Thèse de doctorat en Contrôle perceptivo-moteur et apprentissage
Sous la direction de Viktor K. Jirsa.
Soutenue le 13-07-2011
à Aix-Marseille 2 , dans le cadre de Ecole Doctorale Sciences du Mouvement Humain (Marseille) , en partenariat avec Institut des Sciences du Mouvement Etienne Jules Marey (laboratoire) .
Le président du jury était Laurent Pezard.
Le jury était composé de Viktor K. Jirsa, Laurent Pezard, John Terry, Tsaneva atanasova Krasimira, Emmanuel Daucé.
Les rapporteurs étaient John Terry, Tsaneva atanasova Krasimira.
[résumé trop long]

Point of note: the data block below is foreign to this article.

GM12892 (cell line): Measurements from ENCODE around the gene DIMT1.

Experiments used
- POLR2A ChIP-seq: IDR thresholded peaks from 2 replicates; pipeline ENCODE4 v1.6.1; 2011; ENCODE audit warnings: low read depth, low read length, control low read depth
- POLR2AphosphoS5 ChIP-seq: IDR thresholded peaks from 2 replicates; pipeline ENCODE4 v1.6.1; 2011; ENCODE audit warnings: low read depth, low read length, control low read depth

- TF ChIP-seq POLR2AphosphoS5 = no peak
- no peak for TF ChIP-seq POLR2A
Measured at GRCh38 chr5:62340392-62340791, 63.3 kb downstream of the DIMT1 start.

The important relationship between structure and function has always been a fundamental question in neuroscience research. In particular in the case of movement, brain controls large groups of muscles and combines it with sensory informations from the environment to execute purposeful motor behavior. Mapping dynamics encoded in a high dimensional neural space onto low-dimensional behavioral space has always been a difficult challenge as far as theory is concerned. Here, we develope a framework to study spike/burst dynamics having low dimensional phase description, which can readily be extended under certain biological constraints on the coupling to low dimensional functional descriptions. In general, phase models are amongst the simplest of neuron models reproducing spike-burst behavior, excitability and bifurcations towards periodic firing. However, the coupling among neurons has only been considered using generic arguments valid close to the bifurcation point, and the distinction between electric and synaptic coupling remains an open question. In this thesis we aim to address this question and derive a mathematical formulation for the various forms of biologically realistic coupling. We begin by constructing a mathematical model based on a planar simplification of the Morris-Lecar model. Using geometric arguments we then derive a phase description of a network of neurons with biologically realistic electric coupling and subsequently with chemical coupling under the fast synapse approximation. We then demonstrate that electric and synaptic coupling are expressed differently on the level of the network’s phase description, exhibiting qualitatively different dynamics. Our numerical investigations confirm these findings and show excellent correspondence between the dynamics of the full network and the network’s phase description. Following the success of the phase description of the spiking neural network, we extend this approach in order to propose a generating mechanism for parabolic bursting captured by only a single phase variable. This is the first model in the literature which captures bursting dynamics in one dimension. In order to study the emergent behavior we extend this to a network of bursters with global coupling and analytically reduce a high dimensional system to only two dimensions. Further, we investigate the bifurcation properties numerically as well as analytically. One of the key conclusion is that the stability states remain invariant to the increasing number of spikes per burst. Finally we investigate a spikeburst neuron network coupled via mean field type of fast synapses developed in this thesis and systematically carry out a detailed bifurcation analysis of the model, for a tractable special case. Numerical simulations investigate this mean field model beyond special case and clearly reveals qualitative correspondence with the full network model. Moreover, these network displays rich collective dynamics as a function of two parameters, mainly the synaptic coupling strength and the width of the distribution in applied stimulus. Besides incoherence, frequency locking, and oscillator death (a total cessation of firing caused by excessively strong coupling), there exist multistable solutions in the full and the phase network of neurons.
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